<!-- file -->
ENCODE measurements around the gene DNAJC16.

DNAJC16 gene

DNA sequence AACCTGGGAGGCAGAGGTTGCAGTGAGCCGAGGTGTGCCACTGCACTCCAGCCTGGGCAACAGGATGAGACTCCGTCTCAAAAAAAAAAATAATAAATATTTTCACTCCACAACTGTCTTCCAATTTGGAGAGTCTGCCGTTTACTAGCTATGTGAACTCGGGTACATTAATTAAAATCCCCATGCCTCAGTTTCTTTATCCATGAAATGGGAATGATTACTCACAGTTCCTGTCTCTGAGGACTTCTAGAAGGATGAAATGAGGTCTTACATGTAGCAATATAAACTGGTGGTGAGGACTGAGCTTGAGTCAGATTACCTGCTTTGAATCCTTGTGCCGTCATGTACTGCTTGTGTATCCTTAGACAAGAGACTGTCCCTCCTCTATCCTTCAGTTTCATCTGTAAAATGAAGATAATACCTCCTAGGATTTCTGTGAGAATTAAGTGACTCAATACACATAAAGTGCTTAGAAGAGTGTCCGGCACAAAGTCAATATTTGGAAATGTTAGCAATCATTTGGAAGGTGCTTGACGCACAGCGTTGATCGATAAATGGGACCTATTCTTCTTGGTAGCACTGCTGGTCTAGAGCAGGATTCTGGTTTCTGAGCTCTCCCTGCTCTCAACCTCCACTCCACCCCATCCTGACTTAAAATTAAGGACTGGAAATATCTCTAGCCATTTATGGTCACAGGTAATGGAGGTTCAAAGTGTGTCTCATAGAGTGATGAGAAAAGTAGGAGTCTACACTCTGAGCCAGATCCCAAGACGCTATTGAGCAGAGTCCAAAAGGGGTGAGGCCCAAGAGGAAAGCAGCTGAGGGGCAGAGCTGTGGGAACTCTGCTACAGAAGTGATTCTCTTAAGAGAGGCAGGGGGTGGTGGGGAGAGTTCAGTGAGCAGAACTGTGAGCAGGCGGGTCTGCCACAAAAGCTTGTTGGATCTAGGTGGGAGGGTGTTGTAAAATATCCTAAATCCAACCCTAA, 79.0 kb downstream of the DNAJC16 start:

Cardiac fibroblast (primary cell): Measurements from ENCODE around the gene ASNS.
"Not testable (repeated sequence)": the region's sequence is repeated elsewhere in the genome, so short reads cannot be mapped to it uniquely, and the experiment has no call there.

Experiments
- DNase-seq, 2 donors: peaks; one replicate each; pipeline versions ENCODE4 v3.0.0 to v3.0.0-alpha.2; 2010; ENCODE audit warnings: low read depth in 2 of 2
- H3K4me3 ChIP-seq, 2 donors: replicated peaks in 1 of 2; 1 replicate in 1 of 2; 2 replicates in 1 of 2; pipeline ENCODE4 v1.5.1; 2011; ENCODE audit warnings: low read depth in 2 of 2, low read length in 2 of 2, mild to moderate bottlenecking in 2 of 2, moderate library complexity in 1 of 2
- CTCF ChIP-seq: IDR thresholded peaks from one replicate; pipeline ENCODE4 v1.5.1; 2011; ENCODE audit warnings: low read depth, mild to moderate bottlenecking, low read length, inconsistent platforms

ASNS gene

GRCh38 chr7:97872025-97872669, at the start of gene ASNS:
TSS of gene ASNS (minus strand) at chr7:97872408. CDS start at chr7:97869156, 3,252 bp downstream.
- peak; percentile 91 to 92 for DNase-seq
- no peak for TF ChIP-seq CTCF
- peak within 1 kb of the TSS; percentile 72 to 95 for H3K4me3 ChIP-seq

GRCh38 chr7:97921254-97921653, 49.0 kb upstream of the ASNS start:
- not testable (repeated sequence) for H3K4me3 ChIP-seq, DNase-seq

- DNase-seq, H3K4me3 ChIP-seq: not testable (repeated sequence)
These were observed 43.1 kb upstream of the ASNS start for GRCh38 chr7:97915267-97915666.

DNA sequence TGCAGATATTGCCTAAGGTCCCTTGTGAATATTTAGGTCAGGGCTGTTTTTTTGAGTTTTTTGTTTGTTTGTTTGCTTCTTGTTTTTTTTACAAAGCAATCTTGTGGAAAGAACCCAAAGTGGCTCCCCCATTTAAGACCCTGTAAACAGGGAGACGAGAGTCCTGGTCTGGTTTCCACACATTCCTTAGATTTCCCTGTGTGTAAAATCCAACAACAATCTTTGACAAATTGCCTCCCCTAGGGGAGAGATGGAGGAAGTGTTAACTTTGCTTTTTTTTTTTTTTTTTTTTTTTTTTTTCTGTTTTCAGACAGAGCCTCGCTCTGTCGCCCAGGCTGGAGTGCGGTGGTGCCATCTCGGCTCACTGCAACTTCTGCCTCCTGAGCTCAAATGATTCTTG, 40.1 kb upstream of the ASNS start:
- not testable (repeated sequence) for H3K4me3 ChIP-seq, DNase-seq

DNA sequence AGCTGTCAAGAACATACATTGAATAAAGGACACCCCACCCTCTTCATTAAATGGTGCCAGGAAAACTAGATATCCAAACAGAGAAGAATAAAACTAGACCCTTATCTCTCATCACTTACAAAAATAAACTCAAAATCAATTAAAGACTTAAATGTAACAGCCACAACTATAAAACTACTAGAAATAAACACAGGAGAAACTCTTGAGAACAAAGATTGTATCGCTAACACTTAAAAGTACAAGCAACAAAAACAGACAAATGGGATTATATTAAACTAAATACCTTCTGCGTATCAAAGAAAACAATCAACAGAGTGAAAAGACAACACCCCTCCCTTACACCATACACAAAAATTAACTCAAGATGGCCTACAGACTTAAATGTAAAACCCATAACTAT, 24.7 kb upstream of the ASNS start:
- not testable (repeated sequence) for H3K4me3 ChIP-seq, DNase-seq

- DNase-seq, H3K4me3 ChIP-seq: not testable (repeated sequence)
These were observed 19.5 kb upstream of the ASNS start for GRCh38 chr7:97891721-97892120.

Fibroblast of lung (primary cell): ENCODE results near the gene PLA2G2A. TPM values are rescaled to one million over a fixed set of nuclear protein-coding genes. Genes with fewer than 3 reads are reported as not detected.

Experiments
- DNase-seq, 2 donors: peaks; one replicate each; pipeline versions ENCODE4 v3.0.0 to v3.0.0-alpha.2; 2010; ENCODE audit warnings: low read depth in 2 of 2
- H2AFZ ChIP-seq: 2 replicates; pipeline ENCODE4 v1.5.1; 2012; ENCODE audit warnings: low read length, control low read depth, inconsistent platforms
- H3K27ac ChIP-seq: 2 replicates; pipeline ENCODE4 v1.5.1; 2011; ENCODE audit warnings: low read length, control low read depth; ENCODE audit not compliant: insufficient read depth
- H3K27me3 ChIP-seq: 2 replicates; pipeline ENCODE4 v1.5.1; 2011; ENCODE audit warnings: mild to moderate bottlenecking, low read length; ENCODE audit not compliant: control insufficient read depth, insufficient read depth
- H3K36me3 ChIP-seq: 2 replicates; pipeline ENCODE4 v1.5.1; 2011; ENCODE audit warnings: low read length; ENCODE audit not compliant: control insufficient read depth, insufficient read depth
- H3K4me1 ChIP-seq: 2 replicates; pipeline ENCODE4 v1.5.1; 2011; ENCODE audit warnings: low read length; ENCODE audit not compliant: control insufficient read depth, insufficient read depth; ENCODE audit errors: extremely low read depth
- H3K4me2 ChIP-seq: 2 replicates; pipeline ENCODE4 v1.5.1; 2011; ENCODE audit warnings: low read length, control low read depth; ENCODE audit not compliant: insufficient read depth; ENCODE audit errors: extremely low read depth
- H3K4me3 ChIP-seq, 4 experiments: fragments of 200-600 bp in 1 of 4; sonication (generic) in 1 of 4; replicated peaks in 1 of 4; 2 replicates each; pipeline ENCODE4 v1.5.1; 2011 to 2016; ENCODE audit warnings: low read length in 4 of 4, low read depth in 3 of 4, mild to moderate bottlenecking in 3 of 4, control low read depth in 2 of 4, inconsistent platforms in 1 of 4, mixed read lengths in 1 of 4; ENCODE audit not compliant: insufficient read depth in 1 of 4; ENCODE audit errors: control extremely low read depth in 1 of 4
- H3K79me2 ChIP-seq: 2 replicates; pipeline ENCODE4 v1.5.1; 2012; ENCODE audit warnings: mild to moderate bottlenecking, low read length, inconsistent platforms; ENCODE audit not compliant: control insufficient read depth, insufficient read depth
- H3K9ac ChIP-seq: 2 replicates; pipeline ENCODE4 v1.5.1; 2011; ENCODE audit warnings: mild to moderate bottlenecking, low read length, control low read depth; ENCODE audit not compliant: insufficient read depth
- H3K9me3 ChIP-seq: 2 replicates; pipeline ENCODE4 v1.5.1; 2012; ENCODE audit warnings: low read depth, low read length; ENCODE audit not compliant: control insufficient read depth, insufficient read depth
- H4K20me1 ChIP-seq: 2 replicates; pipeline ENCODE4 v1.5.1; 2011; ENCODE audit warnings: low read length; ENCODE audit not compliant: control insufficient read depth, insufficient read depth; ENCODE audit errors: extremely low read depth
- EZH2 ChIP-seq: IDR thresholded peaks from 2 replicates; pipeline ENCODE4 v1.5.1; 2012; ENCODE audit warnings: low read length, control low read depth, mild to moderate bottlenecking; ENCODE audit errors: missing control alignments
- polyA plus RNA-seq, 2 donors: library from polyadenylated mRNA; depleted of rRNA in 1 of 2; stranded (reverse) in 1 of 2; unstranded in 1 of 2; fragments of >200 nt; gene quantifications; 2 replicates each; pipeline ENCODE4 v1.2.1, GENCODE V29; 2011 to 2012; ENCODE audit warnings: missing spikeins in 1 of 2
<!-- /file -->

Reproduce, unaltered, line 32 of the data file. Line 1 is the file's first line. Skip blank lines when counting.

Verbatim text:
- H3K36me3 ChIP-seq: 2 replicates; pipeline ENCODE4 v1.5.1; 2011; ENCODE audit warnings: low read length; ENCODE audit not compliant: control insufficient read depth, insufficient read depth